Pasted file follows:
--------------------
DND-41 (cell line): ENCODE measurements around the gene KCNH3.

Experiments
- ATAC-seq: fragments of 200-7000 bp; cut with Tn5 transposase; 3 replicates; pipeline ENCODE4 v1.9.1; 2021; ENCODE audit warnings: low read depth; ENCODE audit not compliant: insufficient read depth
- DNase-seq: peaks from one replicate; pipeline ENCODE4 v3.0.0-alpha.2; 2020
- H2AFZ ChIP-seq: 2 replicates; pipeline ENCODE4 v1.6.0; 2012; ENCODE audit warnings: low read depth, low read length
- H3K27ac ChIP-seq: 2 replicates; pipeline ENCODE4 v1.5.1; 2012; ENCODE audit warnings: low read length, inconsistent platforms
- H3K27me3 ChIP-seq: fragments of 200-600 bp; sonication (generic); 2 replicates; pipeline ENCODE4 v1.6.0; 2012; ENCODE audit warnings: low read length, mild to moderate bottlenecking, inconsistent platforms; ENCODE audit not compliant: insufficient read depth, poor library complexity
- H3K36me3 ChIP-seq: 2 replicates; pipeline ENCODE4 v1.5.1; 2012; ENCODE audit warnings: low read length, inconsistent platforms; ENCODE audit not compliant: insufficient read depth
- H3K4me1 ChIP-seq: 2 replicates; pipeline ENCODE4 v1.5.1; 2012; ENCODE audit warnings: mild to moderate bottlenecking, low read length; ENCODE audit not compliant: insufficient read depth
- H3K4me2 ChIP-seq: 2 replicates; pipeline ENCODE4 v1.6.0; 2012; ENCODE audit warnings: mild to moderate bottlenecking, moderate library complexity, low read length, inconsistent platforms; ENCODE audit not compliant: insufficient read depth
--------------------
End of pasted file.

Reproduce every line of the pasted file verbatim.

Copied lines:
DND-41 (cell line): ENCODE measurements around the gene KCNH3.

Experiments
- ATAC-seq: fragments of 200-7000 bp; cut with Tn5 transposase; 3 replicates; pipeline ENCODE4 v1.9.1; 2021; ENCODE audit warnings: low read depth; ENCODE audit not compliant: insufficient read depth
- DNase-seq: peaks from one replicate; pipeline ENCODE4 v3.0.0-alpha.2; 2020
- H2AFZ ChIP-seq: 2 replicates; pipeline ENCODE4 v1.6.0; 2012; ENCODE audit warnings: low read depth, low read length
- H3K27ac ChIP-seq: 2 replicates; pipeline ENCODE4 v1.5.1; 2012; ENCODE audit warnings: low read length, inconsistent platforms
- H3K27me3 ChIP-seq: fragments of 200-600 bp; sonication (generic); 2 replicates; pipeline ENCODE4 v1.6.0; 2012; ENCODE audit warnings: low read length, mild to moderate bottlenecking, inconsistent platforms; ENCODE audit not compliant: insufficient read depth, poor library complexity
- H3K36me3 ChIP-seq: 2 replicates; pipeline ENCODE4 v1.5.1; 2012; ENCODE audit warnings: low read length, inconsistent platforms; ENCODE audit not compliant: insufficient read depth
- H3K4me1 ChIP-seq: 2 replicates; pipeline ENCODE4 v1.5.1; 2012; ENCODE audit warnings: mild to moderate bottlenecking, low read length; ENCODE audit not compliant: insufficient read depth
- H3K4me2 ChIP-seq: 2 replicates; pipeline ENCODE4 v1.6.0; 2012; ENCODE audit warnings: mild to moderate bottlenecking, moderate library complexity, low read length, inconsistent platforms; ENCODE audit not compliant: insufficient read depth